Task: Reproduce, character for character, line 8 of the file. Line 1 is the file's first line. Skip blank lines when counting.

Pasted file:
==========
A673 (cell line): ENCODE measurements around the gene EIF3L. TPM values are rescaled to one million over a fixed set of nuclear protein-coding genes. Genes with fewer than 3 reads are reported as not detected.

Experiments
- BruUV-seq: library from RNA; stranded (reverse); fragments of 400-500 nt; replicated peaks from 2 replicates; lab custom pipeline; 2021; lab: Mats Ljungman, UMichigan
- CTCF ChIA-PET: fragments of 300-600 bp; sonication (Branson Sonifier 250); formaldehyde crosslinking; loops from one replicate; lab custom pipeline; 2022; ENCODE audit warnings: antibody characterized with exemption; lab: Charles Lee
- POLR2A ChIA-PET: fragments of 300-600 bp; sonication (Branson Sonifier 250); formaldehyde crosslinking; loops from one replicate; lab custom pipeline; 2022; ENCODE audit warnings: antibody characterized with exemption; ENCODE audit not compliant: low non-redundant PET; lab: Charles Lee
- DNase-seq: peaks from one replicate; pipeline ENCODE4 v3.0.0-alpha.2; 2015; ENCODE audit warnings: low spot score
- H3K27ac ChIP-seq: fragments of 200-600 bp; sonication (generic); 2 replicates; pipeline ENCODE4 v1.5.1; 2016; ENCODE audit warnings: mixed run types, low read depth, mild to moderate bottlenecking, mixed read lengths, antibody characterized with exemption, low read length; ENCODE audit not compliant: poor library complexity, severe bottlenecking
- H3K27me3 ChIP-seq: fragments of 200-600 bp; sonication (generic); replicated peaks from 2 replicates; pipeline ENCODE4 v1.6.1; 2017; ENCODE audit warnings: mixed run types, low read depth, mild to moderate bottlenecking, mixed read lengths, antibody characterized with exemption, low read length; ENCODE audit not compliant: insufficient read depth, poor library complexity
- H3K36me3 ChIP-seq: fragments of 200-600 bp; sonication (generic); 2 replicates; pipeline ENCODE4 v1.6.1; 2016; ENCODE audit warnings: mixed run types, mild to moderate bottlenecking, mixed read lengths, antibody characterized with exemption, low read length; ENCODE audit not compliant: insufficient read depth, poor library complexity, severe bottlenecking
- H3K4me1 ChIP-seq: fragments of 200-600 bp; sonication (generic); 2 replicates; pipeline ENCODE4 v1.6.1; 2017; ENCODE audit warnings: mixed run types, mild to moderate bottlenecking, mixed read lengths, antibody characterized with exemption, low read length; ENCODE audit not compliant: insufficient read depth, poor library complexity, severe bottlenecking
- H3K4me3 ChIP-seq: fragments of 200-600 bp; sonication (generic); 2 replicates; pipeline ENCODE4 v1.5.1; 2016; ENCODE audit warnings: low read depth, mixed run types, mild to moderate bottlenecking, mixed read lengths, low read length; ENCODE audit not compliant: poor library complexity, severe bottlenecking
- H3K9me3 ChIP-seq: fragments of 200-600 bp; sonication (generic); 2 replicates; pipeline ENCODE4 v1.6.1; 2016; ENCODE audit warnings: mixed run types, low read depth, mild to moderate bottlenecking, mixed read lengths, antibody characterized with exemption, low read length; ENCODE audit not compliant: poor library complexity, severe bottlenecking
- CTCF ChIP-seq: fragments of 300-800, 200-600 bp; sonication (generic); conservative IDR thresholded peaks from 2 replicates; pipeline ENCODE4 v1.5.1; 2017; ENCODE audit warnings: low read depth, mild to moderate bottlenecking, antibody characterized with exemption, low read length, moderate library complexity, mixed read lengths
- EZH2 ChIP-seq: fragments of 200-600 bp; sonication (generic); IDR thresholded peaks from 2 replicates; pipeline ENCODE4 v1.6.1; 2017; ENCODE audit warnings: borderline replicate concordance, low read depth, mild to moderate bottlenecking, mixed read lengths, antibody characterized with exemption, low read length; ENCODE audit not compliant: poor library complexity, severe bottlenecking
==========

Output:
- H3K27me3 ChIP-seq: fragments of 200-600 bp; sonication (generic); replicated peaks from 2 replicates; pipeline ENCODE4 v1.6.1; 2017; ENCODE audit warnings: mixed run types, low read depth, mild to moderate bottlenecking, mixed read lengths, antibody characterized with exemption, low read length; ENCODE audit not compliant: insufficient read depth, poor library complexity